The ColorHug is an open source display colorimeter. It allows you to calibrate your screen so it can display accurate colors. By buying OpenHardware like the ColorHug you can be sure you are supporting an ecosystem of people who want to create open source products that are even better than their proprietary counterparts. ColorHug2 was built as an upgrade to the original ColorHug device that was only capable of profiling some types of display.

The XYZ color values measured using the ColorHug are processed into a ICC file which can be used in Windows, OS X and Linux. The supplied LiveUSB disk contains all the required software, or you can use your existing Linux installation.

As the developer of all the ColorHug products I believe strongly in creating open source software and open hardware. I have spent the last 10 years of my life making hardware Just Work on Linux and I now believe that the ability to build, adapt and remix hardware is just as important as it is with software. You are free to compile your own firmware with extra features, or even change the shape of the PCB or enclosure to make it work with your product. You can build command line or graphical tools using the supplied library or just drive the hardware directly from a number of languages. Or, just use the LiveUSB and ColorHug2 as supplied for a no-hassle Just Works calibration experience; no screwdriver required.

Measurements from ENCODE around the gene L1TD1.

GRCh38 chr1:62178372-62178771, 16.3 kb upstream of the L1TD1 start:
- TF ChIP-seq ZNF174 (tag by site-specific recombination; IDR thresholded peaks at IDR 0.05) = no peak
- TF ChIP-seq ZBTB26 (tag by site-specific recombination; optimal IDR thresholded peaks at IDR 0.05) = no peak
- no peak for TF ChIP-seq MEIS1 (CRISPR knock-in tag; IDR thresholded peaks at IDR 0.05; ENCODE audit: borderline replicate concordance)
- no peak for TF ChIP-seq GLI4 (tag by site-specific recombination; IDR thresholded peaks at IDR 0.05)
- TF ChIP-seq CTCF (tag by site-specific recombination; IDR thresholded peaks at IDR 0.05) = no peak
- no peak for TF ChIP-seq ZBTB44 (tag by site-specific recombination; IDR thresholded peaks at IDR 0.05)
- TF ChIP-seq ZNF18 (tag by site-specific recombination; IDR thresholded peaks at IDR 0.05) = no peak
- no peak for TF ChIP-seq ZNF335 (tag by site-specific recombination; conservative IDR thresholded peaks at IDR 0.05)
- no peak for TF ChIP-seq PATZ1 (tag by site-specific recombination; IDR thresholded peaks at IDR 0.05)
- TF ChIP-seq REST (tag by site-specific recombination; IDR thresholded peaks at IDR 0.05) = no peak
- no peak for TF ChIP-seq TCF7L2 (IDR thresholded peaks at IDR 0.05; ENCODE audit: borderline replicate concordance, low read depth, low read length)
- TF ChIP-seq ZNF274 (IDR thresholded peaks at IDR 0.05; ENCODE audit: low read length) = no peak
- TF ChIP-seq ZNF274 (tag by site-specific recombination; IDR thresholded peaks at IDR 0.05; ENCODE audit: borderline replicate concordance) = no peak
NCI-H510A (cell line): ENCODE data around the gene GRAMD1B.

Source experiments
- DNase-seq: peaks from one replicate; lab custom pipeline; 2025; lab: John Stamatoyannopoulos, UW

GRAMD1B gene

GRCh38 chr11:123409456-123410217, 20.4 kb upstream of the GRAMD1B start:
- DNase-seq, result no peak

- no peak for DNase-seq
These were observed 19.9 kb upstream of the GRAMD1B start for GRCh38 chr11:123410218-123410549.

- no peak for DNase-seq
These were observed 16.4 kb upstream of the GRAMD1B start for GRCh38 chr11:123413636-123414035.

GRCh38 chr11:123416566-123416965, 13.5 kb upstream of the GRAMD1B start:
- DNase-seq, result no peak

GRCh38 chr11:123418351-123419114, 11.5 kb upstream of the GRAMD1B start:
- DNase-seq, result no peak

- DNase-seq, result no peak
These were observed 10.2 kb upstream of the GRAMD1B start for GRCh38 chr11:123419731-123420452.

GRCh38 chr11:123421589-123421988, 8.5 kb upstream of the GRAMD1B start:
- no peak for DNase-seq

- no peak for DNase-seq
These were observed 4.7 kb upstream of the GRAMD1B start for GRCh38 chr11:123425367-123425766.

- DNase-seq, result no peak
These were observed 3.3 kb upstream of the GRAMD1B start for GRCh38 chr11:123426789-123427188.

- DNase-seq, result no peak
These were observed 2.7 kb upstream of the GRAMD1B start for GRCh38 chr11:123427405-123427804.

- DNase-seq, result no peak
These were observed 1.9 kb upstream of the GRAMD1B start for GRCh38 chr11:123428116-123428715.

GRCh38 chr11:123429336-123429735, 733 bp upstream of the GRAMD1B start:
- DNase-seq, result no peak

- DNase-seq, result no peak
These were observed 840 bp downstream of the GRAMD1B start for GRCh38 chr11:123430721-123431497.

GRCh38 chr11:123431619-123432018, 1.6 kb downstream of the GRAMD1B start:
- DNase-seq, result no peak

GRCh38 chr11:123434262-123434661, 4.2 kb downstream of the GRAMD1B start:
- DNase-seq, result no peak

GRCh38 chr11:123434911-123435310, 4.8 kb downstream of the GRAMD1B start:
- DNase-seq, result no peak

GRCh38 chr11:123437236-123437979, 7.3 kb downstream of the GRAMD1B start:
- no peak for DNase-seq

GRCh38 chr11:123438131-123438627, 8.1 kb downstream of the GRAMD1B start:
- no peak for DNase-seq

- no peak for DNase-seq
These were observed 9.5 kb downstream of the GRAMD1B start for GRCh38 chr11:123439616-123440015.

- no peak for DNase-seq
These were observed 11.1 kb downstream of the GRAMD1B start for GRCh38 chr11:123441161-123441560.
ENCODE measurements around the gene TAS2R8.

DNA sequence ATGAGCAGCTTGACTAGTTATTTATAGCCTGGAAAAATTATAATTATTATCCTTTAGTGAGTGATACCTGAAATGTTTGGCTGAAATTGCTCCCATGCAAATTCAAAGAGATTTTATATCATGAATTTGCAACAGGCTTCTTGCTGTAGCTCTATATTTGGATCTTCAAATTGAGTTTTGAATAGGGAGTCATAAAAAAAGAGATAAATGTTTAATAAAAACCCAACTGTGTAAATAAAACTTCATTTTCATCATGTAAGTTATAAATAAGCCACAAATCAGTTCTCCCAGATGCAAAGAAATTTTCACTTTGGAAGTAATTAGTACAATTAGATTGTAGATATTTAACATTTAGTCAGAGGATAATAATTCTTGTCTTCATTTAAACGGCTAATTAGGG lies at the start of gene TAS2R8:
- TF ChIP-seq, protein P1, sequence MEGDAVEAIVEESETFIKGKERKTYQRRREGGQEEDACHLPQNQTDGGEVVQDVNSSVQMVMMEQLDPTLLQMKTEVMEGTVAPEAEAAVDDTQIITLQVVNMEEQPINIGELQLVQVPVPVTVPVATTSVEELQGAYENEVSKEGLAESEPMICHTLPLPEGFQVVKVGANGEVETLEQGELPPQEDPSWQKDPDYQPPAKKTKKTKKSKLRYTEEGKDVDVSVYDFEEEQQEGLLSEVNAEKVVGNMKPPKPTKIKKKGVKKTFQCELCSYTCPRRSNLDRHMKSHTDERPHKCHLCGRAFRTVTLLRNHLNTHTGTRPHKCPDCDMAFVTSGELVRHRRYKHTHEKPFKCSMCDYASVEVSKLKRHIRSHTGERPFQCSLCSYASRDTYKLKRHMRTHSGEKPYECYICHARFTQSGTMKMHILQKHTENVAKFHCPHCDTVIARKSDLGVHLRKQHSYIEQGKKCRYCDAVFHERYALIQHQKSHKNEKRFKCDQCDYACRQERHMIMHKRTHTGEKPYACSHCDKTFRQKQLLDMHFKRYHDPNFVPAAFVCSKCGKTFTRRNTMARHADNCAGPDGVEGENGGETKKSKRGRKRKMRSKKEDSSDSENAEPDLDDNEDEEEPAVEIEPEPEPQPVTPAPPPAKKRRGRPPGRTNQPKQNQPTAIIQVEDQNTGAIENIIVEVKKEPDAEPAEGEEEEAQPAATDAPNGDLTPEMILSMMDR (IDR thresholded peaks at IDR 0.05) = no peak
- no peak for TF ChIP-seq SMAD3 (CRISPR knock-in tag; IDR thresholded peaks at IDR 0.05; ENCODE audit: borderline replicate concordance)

• The primary sensor has been upgraded from a $1 TAOS sensor to a $30 JENCOLOR sensor from MAZeT. This produces a true XYZ reading and typically doesn't need a CCMX to get good results on most consumer hardware.
  • ColorHug2 contains on-board SRAM so it can do latency, rise-fall and fall-rise measurements. This means we can do things like measuring the true latency delays on real CPU+GPU+display combinations.
  • ColorHug2 contains a temperature sensor to be able to compensate outside of the 20-40 °C calibrated range.
  • Microsoft Windows is now a supported platform, with the flash, CCMX and latency tools working as well there as they do in Linux. Please note, calibration still has to be done in Linux.